The Roofing: Until the first quarter of the 20th century, most of the summer houses had a wood shingle roof. The shingles are layed side by side on the laths which are parallel to the eaves. Each shingle is layed overlapping two others so that there is a thickness of three shingles at each course. A horizontal brace is placed on top, at intervals of 60 cm. Stones are lined on this lath so as to keep it in place. The shingles made of black pine can be nailed. Once the shingles are wet, they become waterproof and do not allow any seepage from the roofing. when tiles are used for roofing, generally there is no sub-tile cladding. The joining points of the tiles rest on the laths on either end. When tiles replace the former shingle roofing, the first layer of shingles is preserved as a sub-tile cladding. If a sub-tile cladding is to be done, this is also installed parallel to the roof slope, as in the case with installing the shingles.
Wooden Screens (DARABA)
The screen wall of the room entrance, partition walls of the toilet and wash-room, exterior walls of the open halls are all screens made of wood. The seams of the vertical boards which are nailed on ledges are concealed by moulded battens. Wooden garden walls also get the same name “daraba”.
Wide boards are nailed on the floor joists. These boards are not grooved or dove-tailed. Therefore a lath is nailed from beneath along the length of the joint bed, both preventing the dust from penetrating through and providing heat insulation. If the room is situated over the hayat; in other words, if the under-side of the floor is exposed to the almost out-of-doors weather conditions; the space between the joists is covered with boards and is daubed with mud. The floor boards are nailed only after this process of insulation is completed. This is only done in the winter homes.
Ceilings are more decorative than functional. The simplest form is the board-and-batten type, in which the boards can be either parallel or diagonal to the walls. Even this simplest style is not void of variety. Apart from the battens which conceal the joints, others have been nailed in different directions, resulting in a variety of geometrical patterns. The plaster-on- lath technique has been used in coved ceilings. Walnut has been generously used in the double-surfaced ceilings made of small interlocked panels. Geometric patterns have been obtained with these panels held in place with molding strips.
The ceiling medallions consist of pieces of wood nailed successively one on top of the other so as to produce a protruding, polygonal surface. Decorating a ceiling may take months.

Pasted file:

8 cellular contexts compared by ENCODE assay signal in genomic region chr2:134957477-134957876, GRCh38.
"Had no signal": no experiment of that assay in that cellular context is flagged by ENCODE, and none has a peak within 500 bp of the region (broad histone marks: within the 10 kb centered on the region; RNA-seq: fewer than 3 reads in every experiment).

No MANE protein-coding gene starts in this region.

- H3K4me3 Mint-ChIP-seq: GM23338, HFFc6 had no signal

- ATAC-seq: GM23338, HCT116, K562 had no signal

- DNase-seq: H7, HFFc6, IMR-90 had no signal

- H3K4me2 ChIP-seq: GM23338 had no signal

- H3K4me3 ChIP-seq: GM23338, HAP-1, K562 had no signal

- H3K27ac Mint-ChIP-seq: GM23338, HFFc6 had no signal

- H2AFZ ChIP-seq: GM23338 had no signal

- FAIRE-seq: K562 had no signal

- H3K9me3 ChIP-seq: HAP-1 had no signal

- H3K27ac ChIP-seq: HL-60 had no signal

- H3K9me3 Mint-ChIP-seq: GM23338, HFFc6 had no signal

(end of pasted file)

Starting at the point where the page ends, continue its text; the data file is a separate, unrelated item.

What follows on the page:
PLASTERING AND WHITEWASHING
After the infill of the wooden-frame construction is completed, the windows are fitted into place and the architraves and cornices have been nailed, the undercoat plastering is done, both on the interior and exterior surfaces, using mud mortar. After this undercoat which is 2-3 cm thick dries thoroughly, the finishing coat of plaster is applied with plaster mortar. First, the undercoat plaster is wetted, then using an iron trowel a layer of 0.3-0.5 cm lime plaster is spread evenly. Judging from the building dates of some houses which have managed to preserve their plasterwork for over a hundred years without it peeling off, the two types of plaster blend well together.
Whitewashing is done with pure lime and water using no additives.
The masons, plasterers and street pavers were the Greek master workmen. The maintenance of the irrigation channels was also performed by the Greeks. It was considered humiliating for a Turk to undertake a job normally done by the Greeks. The story is told of a Turk taking up masonry after the Greeks left, who was nicknamed “Barba Mehmet” .But the masters carpentry were the Turks. In general, four carpenters, one of which was the master responsible for all the work worked in the construction of a house. Turks undertook carpentry work in Greek houses as well. That is why stone craftsmanship can more frequently be seen in Greek homes. Carpenters came mostly from the Bulak and Gayiza villages. The builders were organized under the guild system. Both the master workers and the ordinary workers were paid daily wages and given meals as well.
Customs Pertaining to Building
A goat is sacrificed at the foundation and a prayer is given by the hodja. The goat’s meat is cooked and distributed among the workmen. After the roof structure is completed, the house owner erects a flag post and flies a flag. This is followed by gifts brought by neighbors which the master foreman distributes among his staff. After the house is completed other gifts such as underwear, socks or handkerchiefs are given as presents to the workers. After moving into the house the “Mevlud”, is performed. Sometimes a small corner of the house is left unplastered so as to “preserve against the evil eye”. Finally, a deer’s horn is hung on one corner of the roof, decorated with blue beads and ribbons, also “against the evil eye”. Sometimes the workers tease the house owner in their own way, saying “we will put the steps the wrong side up”. As this is a humorous way of asking for tips, they are given some additional presents.
The Building Season
The period from March or April to the end of September is suitable for building activities. However, a house is not usually finished within one season. The load-bearing frame, roof and ground floor are constructed during the first year. The other floors are completed during the succeeding one or two years. In the Kavsalar house, the dates over the top floor doors indicate that each room was completed in a different year.